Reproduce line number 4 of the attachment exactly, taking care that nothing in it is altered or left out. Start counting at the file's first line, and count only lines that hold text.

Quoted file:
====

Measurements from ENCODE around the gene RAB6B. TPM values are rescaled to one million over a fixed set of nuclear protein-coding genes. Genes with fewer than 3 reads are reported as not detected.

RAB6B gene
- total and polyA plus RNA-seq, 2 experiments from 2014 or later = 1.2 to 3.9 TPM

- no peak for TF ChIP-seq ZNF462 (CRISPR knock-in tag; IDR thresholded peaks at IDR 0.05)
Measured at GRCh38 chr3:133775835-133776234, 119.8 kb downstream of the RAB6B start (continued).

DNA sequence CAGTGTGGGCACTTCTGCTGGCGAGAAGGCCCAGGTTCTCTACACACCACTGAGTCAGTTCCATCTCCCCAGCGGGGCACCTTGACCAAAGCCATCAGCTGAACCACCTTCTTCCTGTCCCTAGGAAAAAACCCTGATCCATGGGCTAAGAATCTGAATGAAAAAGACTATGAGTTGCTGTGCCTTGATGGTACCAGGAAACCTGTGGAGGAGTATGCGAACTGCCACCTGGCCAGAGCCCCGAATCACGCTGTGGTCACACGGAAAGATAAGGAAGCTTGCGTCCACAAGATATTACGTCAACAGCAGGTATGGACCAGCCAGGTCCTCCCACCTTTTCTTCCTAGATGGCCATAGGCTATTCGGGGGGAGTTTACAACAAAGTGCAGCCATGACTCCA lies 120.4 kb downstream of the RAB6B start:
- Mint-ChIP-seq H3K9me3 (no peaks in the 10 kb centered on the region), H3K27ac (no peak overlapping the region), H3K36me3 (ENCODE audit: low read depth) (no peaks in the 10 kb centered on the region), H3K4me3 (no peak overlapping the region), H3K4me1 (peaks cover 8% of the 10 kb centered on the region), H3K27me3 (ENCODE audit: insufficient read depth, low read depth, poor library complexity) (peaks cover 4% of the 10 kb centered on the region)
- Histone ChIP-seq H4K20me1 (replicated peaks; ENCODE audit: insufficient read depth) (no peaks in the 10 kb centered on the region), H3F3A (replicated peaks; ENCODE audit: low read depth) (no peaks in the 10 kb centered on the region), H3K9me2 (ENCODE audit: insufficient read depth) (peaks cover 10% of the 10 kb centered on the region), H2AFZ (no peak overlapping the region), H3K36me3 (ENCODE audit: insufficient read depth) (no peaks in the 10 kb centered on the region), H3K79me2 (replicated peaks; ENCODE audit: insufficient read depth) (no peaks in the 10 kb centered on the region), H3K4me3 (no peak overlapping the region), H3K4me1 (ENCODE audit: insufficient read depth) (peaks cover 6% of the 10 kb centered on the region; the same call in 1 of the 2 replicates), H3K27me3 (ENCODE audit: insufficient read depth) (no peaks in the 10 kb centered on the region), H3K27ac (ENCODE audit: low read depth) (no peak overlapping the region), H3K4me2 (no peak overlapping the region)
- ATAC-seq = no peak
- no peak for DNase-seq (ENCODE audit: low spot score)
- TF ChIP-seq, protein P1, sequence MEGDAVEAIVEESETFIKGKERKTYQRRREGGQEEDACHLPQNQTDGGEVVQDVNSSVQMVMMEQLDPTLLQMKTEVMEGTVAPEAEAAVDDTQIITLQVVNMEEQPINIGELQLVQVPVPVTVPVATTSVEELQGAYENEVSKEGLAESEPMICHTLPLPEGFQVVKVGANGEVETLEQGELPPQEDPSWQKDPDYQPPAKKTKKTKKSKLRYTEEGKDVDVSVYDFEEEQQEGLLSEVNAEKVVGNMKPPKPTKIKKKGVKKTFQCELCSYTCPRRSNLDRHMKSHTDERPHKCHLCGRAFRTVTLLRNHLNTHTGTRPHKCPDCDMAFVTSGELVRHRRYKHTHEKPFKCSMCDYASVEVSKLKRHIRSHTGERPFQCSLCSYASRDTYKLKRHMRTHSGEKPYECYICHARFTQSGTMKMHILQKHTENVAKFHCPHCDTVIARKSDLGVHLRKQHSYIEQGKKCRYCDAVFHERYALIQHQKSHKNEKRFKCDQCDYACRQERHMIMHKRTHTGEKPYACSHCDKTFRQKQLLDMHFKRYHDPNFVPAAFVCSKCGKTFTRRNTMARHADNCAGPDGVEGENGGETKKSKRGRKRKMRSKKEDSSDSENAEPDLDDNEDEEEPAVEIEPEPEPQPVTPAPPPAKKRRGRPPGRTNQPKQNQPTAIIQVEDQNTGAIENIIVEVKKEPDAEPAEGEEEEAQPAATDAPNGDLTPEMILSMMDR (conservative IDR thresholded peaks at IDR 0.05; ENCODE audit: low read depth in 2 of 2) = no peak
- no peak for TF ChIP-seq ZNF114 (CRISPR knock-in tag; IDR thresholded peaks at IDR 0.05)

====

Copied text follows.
- no peak for TF ChIP-seq ZNF462 (CRISPR knock-in tag; IDR thresholded peaks at IDR 0.05)